The following is a collection of podcasts by 11th and 12th graders at the Dayton Regional STEM School. The podcasts represent student research of stories in which macro and microeconomic topics converge in the real world.
Discover how economics can help explain things like Wikipedia, prostitution, baseball, and religious participation. Hosted by Will Compernolle and produced by Page Jensen-Slattengren at Tequila Mockingbird Studios in Austin, Texas.
PRI's Economic Security Podcast includes selected stories from PRI's portfolio of news and insight programs focused on the issues near and dear to the American pocketbook. These in-depth reports offer depth and context to such interrelated economic issues as housing, wages, jobs, savings, retirement, and healthcare access.
Progressive economics, topical, theoretical, useful, commentary and forecasts, from Keynes and the New Deal, to Galbraith and the rise of the industrial state, to Stiglitz and Globalization, the Commons, and public goods. Economics worked between the Depression and the 1970s because it was based on Demand Side principles. Facing environmental challenges, global poverty and the decline of the U.S. economy, we need to go back to the roots of what worked.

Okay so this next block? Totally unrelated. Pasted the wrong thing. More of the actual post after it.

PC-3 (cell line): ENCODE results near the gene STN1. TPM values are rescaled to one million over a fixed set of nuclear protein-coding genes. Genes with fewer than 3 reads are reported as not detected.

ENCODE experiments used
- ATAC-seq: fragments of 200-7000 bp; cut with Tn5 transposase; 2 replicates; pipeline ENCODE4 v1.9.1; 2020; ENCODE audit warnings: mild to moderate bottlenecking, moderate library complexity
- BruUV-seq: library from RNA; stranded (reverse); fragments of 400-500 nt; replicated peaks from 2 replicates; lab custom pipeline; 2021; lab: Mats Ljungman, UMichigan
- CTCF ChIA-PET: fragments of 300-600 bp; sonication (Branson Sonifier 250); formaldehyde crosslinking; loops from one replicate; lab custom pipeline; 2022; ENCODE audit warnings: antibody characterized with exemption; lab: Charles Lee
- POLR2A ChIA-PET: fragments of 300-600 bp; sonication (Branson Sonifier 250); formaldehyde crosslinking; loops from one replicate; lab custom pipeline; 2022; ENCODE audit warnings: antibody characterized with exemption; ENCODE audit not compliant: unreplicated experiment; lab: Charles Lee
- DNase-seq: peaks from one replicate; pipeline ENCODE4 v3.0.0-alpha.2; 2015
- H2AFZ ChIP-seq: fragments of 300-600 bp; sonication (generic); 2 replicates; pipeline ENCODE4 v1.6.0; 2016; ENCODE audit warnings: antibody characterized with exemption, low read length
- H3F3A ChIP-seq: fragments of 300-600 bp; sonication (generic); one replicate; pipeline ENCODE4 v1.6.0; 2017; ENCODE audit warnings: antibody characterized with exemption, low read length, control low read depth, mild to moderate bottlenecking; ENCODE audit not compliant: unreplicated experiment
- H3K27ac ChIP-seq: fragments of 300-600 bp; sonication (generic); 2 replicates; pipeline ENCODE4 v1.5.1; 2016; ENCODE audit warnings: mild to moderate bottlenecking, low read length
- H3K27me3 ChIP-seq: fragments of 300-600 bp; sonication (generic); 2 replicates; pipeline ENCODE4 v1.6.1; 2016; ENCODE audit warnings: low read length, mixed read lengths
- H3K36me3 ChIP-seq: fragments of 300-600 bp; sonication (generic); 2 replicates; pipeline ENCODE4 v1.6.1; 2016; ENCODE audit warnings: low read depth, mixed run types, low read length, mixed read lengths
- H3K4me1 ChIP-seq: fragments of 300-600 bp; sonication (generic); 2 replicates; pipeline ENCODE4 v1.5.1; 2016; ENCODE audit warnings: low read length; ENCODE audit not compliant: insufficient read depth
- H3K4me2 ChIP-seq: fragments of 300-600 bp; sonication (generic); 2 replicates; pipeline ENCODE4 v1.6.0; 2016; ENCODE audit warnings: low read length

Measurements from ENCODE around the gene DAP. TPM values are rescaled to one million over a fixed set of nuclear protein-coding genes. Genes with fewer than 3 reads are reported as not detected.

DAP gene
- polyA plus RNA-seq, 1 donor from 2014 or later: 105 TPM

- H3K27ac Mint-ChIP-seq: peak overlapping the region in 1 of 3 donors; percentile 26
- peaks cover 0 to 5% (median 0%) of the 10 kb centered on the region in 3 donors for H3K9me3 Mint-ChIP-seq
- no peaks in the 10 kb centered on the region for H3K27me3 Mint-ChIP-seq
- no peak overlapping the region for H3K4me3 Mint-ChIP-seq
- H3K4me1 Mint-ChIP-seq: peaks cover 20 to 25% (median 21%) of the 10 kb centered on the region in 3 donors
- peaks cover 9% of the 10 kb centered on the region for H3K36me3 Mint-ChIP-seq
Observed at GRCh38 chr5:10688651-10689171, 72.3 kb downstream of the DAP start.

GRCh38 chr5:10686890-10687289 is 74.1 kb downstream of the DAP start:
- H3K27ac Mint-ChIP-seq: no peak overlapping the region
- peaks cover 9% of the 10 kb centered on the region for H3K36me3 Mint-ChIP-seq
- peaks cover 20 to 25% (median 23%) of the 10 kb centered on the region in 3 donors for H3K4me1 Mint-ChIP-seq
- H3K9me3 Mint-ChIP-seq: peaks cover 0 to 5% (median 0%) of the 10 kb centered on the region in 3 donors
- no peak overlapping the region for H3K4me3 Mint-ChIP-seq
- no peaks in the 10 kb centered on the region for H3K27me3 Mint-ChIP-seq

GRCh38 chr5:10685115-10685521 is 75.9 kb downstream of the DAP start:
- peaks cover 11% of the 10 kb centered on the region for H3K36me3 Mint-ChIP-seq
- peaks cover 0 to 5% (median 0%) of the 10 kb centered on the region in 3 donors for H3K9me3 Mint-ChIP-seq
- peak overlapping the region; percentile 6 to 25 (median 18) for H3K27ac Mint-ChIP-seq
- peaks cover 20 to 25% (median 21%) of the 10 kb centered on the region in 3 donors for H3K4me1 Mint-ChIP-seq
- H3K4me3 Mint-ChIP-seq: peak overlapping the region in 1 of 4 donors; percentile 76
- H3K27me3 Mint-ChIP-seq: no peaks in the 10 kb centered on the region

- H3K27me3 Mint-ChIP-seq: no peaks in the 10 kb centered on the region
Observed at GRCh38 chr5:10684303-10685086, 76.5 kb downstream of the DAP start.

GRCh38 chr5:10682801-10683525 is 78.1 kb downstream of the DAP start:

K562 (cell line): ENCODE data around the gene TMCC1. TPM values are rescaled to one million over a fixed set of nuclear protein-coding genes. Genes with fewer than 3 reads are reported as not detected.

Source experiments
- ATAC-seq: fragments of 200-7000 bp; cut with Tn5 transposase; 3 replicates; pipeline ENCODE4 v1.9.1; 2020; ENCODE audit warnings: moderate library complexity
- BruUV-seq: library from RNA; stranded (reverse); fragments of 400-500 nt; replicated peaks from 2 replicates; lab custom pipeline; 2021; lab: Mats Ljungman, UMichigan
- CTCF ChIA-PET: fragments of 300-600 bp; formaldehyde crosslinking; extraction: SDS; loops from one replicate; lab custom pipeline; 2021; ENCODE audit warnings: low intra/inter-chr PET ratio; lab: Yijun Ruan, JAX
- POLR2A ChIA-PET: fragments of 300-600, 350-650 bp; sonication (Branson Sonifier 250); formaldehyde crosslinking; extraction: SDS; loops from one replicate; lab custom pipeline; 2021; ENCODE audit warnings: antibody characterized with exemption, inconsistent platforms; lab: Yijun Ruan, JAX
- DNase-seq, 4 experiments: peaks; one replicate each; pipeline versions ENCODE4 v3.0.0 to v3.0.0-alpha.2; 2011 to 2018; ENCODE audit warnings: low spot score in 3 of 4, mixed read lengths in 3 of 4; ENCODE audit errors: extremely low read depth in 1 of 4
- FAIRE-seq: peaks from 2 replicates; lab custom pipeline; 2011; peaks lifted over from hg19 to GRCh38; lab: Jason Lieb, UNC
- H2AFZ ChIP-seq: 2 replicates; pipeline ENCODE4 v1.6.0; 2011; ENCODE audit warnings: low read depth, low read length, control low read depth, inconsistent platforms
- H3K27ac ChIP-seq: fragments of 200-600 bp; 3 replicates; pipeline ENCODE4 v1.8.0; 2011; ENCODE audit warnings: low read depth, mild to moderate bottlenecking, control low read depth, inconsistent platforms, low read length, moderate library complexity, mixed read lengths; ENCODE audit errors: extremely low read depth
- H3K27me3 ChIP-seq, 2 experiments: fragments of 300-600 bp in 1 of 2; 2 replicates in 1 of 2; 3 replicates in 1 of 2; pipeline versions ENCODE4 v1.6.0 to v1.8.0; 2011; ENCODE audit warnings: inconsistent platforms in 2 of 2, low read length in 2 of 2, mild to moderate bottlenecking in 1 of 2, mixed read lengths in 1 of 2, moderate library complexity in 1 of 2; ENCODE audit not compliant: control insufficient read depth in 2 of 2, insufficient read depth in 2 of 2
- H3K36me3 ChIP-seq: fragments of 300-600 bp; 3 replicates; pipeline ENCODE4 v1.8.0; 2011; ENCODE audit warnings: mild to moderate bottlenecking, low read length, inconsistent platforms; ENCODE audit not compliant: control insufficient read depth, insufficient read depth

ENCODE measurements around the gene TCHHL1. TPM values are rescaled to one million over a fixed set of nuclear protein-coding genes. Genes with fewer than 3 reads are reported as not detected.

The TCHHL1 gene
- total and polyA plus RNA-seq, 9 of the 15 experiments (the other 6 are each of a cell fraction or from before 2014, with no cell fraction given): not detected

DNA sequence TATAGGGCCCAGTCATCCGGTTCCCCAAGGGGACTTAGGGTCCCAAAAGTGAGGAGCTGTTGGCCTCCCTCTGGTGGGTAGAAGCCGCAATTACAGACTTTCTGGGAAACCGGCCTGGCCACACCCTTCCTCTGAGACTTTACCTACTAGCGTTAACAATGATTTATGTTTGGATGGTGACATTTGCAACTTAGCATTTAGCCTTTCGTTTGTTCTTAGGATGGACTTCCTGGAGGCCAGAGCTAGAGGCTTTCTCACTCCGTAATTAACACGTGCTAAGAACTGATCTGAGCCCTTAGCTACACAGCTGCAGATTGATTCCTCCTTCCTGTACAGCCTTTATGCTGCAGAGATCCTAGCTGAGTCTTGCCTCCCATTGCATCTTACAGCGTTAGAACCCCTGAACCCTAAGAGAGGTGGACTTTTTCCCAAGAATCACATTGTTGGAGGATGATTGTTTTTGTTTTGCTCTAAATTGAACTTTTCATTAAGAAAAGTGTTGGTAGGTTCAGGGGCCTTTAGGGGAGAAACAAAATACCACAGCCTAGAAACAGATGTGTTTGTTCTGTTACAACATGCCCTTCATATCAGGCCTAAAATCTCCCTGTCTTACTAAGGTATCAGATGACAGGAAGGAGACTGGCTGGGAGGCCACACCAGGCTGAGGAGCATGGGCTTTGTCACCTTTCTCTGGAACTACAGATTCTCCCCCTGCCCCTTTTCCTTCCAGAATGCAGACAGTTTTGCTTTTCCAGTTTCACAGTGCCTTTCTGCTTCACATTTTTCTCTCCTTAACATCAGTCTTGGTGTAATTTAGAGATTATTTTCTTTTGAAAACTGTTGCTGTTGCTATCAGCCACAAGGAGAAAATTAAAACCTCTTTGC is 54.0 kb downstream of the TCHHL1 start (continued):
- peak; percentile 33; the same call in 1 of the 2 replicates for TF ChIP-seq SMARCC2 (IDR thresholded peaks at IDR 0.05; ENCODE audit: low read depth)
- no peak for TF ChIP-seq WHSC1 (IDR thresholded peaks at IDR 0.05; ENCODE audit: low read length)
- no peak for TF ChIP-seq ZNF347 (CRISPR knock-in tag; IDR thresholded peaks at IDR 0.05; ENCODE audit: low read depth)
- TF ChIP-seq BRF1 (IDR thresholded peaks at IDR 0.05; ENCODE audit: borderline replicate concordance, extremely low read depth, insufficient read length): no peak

This week Obamacare got some terrible news: rising premiums, lackluster enrollment (which is why the pool is sicker than anticipated), and major losses being suffered by insurance companies participating in the Obamacare exchanges. These are problems, Krugman magnanimously concedes, but not a big deal. Oh, yeah? Wait until you hear this episode! Show notes for Ep. 11